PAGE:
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A classic race with a modern twist: We speak to Susie Goodall ahead of the Golden Globe Race

by Mark Jardine 30 Jan 2018 04:00 PST
Mark Jardine interviews Zhik-sponsored Susie Goodall at the London Boat Show 2018 © Liz Rushall

Zhik-sponsored sailor Susie Goodall is one of 30 sailors set to take part in the Golden Globe Race 2018, which starts in Les Sables D'Olonne, France, on 1st July. The 30,000 mile, non-stop, single-handed race celebrates the 50th anniversary of the original Golden Globe Race. We spoke to Susie at the London Boat Show to find out why she initially wanted to take part.

Mark Jardine: With the race start so close now, what are you feeling like?

Susie Goodall: It's a little bit strange as for the last few years I've been referring to the race as, "in 2018", then "two years time", then "next year" and now, all of a sudden, it's this year and has become very real with just six months to go. It's full-on and surreal at the minute.

Mark: What was it about the race which caught your attention and made you think, "Yes, that's the one I want to do"?

Susie: When I first heard about it I thought "Why not?" I'd always wanted to sail around the world by myself and never really knew exactly which angle to go down. When I heard about the re-creation, having read all about the original 1968 race, that was that, and here we are!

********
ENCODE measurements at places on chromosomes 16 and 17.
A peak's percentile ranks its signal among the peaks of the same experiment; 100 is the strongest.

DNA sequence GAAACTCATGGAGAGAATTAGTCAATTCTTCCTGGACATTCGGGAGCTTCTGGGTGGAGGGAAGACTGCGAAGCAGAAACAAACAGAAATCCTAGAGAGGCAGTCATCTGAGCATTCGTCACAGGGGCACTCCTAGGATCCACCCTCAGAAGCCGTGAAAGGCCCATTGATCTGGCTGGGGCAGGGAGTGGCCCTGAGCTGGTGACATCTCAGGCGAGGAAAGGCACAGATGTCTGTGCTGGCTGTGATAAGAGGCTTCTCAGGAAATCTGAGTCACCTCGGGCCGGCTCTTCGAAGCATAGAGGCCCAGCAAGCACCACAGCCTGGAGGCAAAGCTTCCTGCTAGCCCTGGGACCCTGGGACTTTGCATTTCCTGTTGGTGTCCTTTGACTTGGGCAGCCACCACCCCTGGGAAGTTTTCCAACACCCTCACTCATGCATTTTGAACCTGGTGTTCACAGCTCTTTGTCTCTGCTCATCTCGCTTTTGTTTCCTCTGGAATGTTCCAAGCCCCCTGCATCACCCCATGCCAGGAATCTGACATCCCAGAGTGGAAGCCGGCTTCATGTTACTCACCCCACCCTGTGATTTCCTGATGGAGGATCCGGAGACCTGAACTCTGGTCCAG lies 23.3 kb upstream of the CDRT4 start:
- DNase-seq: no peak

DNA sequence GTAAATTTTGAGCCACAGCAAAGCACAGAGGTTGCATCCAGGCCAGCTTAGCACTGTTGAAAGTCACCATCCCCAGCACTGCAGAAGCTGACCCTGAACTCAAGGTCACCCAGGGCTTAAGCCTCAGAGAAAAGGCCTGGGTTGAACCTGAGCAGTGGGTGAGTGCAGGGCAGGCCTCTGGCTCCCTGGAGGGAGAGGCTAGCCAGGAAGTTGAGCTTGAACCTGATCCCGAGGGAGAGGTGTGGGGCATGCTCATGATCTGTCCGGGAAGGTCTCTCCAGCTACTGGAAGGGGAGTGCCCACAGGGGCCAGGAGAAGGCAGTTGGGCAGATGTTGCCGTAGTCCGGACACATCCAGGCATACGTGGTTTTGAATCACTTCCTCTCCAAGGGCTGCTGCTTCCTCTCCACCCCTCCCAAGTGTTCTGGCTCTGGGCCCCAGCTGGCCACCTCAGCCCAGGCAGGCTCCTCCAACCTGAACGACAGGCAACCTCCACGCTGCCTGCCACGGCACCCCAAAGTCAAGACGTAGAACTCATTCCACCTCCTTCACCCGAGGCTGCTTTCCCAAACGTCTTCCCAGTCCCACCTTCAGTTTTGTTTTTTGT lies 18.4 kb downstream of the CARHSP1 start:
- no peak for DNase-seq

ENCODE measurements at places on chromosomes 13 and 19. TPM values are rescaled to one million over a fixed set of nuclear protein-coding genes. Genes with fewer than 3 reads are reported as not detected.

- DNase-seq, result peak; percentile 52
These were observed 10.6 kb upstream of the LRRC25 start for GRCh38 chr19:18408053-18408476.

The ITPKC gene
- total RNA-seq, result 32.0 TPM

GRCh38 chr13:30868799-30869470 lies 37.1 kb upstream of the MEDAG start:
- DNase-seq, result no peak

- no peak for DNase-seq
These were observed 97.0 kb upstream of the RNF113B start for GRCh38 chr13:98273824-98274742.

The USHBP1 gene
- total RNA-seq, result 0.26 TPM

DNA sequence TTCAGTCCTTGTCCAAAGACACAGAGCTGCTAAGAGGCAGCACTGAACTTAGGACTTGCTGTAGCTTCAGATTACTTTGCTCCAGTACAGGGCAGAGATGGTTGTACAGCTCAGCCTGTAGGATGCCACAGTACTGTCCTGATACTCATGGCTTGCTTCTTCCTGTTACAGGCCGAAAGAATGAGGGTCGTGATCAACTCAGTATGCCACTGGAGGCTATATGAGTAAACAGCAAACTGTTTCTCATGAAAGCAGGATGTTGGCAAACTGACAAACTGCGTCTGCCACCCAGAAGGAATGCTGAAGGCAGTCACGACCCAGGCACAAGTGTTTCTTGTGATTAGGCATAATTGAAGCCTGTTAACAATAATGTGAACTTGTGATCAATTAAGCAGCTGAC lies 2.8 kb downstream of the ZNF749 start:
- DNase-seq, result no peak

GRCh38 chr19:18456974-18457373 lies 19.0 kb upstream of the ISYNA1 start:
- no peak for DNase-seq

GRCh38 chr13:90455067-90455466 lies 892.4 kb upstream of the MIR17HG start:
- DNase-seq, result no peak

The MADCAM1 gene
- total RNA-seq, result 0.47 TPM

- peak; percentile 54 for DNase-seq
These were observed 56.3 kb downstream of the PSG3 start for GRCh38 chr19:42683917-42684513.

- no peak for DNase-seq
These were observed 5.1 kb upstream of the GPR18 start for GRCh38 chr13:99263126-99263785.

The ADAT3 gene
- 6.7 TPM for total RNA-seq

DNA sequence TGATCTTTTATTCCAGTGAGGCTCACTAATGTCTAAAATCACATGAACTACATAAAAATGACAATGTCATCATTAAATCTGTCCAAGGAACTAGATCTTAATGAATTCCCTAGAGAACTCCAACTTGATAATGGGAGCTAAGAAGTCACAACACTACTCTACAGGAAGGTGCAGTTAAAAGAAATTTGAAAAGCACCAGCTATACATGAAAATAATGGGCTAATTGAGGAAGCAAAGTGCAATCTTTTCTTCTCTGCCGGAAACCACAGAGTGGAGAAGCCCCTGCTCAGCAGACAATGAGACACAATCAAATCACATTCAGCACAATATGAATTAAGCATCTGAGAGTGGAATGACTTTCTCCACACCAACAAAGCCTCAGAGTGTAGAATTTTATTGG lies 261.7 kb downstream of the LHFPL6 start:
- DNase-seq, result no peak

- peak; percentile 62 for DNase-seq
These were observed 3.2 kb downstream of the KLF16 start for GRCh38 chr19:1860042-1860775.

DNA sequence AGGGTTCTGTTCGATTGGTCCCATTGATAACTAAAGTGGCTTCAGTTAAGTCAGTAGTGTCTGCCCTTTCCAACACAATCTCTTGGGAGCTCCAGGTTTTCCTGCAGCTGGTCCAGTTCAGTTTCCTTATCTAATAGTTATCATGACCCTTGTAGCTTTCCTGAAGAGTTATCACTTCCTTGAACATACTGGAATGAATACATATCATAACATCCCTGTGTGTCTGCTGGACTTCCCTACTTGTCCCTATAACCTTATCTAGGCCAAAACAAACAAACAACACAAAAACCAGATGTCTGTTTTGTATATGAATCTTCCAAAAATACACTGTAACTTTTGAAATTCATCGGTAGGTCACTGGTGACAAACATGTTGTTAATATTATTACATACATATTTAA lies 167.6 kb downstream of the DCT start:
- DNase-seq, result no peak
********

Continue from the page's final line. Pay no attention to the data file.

Mark: You've been on boats all your life. What is it about the sport of sailing that you love so much?

Susie: Someone once said to me that for a landlubber the ocean is what separates the land, whereas for a sailor it's what connects the lands. It's that connection which draws me and I believe the oceans are meant to be sailed around, otherwise they wouldn't be designed in the way they are. I also love being in the ocean, it's as close to nature as I can get.

Mark: The Golden Globe Race itself really is bringing ocean racing back to its roots, but we're 50 years on from when Sir Robin Knox-Johnston completed his voyage in 312 days. How does it feel to be involved in a race which goes back to those original concepts?